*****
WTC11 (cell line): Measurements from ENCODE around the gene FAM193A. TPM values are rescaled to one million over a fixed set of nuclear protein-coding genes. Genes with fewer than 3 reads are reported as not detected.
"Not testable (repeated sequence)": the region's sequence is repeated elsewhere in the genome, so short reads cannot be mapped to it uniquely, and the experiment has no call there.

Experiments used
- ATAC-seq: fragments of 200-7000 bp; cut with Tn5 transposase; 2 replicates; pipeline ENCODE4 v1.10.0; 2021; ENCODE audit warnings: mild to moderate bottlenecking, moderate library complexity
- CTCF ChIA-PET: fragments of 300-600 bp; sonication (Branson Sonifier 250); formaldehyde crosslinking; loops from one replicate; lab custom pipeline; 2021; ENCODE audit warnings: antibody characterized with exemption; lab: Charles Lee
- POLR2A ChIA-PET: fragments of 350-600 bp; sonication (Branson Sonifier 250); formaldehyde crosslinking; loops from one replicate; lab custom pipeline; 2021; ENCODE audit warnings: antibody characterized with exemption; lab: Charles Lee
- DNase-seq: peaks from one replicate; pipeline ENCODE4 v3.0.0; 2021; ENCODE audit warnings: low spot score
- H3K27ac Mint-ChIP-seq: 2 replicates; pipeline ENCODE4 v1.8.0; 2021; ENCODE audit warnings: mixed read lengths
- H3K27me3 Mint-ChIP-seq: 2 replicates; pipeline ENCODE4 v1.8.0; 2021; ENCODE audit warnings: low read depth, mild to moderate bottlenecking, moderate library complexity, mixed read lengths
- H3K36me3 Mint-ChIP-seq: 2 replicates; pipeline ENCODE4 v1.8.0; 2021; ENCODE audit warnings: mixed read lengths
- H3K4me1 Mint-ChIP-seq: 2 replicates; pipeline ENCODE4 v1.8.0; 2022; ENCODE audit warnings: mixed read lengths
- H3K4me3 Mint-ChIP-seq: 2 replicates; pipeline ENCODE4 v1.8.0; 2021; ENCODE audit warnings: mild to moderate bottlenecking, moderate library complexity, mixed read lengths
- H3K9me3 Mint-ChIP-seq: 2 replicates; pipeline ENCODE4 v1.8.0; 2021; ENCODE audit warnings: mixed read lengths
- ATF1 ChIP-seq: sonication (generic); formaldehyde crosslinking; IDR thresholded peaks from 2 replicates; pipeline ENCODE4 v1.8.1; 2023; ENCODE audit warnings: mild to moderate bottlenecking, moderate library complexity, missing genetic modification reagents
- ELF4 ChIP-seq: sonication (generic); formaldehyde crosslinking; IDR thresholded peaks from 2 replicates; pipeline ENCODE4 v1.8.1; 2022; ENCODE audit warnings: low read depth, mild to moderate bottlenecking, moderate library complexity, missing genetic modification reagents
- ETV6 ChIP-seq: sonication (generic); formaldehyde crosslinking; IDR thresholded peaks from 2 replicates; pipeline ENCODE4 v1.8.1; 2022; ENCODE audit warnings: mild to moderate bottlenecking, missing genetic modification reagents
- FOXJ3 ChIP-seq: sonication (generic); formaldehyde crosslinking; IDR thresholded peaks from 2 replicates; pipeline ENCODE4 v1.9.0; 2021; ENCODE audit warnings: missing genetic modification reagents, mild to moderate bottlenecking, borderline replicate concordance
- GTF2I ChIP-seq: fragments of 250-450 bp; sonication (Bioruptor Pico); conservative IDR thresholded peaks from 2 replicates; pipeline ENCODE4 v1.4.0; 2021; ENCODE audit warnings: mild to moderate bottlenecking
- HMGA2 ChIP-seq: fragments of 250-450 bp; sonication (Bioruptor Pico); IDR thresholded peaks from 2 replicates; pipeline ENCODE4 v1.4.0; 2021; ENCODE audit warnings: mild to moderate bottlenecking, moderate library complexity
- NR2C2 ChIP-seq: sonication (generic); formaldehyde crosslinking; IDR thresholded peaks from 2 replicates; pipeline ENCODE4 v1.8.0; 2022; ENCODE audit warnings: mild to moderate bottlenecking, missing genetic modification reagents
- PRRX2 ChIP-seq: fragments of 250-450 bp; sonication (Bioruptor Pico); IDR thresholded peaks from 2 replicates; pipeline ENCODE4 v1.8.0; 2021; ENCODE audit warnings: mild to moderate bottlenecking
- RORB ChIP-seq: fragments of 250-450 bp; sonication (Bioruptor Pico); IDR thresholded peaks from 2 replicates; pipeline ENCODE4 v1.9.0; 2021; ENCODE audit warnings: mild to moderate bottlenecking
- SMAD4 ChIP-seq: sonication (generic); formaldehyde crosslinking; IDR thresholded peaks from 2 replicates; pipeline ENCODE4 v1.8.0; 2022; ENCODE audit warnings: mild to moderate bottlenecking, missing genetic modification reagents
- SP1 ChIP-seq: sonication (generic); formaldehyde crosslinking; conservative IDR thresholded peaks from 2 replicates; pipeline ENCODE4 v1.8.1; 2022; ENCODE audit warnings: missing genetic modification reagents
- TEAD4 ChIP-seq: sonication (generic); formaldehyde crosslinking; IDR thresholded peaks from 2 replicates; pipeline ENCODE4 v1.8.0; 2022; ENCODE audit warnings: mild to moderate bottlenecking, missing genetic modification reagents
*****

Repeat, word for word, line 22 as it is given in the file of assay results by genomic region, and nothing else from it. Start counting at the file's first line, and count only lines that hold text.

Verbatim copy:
- RORB ChIP-seq: fragments of 250-450 bp; sonication (Bioruptor Pico); IDR thresholded peaks from 2 replicates; pipeline ENCODE4 v1.9.0; 2021; ENCODE audit warnings: mild to moderate bottlenecking